Building capacity for citizen science communication of water quality risks: exploring the enhancement of the communication infrastructure in Letcher County, Kentucky

Laura M. Fischer, Dan O’Hair, Madison Wallace, Xianlin Jin, Jason Unrine

Research output: Contribution to journalArticlepeer-review

2 Scopus citations

Abstract

In regions of Eastern Kentucky, access to potable water has been diminished due to pollution and ageing infrastructure. Current communications regarding contaminated water are often inaccessible and infrequent to appropriately address the issues in target communities. To explore possible improvements to the community’s communication infrastructure, the researchers explored what types of stories should be used to communicate about water quality risks, who should communicate the stories, and how stories should be communicated. Researchers conduct 24 interviews with community members to derive emergent themes. The researchers concluded the communication infrastructure should be enhanced to engage the public about water quality risks. Risk messaging should share water quality information through stories that are designed to be easily digested and frequently distributed using laypeople’s terms, visuals, graphs, and maps. These stories should be shared using an integrated communication infrastructure where key community storytellers work together to share risk information across platforms and channels.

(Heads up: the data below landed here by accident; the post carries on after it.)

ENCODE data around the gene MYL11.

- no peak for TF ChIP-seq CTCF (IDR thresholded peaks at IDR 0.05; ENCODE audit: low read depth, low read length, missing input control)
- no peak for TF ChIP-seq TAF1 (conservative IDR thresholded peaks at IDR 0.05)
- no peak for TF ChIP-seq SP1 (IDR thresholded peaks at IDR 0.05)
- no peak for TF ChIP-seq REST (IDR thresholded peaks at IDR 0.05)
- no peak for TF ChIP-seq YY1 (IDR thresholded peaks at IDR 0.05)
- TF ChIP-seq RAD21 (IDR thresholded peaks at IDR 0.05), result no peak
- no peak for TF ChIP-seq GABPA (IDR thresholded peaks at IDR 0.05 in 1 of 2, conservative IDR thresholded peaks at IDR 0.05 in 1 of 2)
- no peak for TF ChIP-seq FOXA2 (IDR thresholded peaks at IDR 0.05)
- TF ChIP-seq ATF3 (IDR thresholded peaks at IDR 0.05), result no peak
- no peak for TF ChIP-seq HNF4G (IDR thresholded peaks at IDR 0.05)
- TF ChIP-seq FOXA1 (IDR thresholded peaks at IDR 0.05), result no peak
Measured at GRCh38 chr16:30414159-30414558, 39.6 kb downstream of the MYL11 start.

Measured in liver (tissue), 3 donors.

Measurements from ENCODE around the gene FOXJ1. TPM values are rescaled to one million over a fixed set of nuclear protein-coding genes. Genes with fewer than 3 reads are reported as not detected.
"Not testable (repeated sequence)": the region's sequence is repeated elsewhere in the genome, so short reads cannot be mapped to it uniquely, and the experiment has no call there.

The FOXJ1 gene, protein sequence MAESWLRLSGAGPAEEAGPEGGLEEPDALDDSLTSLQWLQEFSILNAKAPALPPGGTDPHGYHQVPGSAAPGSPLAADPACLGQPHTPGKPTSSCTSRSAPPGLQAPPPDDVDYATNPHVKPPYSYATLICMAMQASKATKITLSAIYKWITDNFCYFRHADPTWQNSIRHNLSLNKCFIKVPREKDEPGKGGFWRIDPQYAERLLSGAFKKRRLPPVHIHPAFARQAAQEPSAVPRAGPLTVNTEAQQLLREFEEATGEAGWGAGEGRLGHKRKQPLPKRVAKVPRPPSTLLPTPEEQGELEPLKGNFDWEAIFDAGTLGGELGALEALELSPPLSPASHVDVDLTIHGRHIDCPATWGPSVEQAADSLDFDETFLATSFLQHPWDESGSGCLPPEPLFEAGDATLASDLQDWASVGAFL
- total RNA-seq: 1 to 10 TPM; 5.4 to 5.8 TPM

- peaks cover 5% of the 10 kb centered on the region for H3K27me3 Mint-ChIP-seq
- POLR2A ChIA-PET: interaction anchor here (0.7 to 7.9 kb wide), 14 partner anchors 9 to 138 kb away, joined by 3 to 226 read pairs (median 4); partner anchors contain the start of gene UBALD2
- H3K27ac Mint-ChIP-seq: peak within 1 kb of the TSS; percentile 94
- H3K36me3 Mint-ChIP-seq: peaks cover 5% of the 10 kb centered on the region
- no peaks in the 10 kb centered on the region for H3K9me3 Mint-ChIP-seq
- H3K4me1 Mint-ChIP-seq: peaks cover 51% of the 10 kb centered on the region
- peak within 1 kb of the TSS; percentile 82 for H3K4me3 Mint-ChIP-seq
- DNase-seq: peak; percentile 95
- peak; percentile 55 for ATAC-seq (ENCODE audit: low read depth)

Original languageEnglish
Pages (from-to)360-379
Number of pages20
JournalJournal of Applied Communication Research
Volume51
Issue number4
DOIs
StatePublished - 2023

Bibliographical note

Publisher Copyright:
© 2022 National Communication Association.

Keywords

  • Water quality
  • citizen science
  • communication infrastructure approach
  • risk communication
  • scientific literacy

ASJC Scopus subject areas

  • Communication
  • Language and Linguistics

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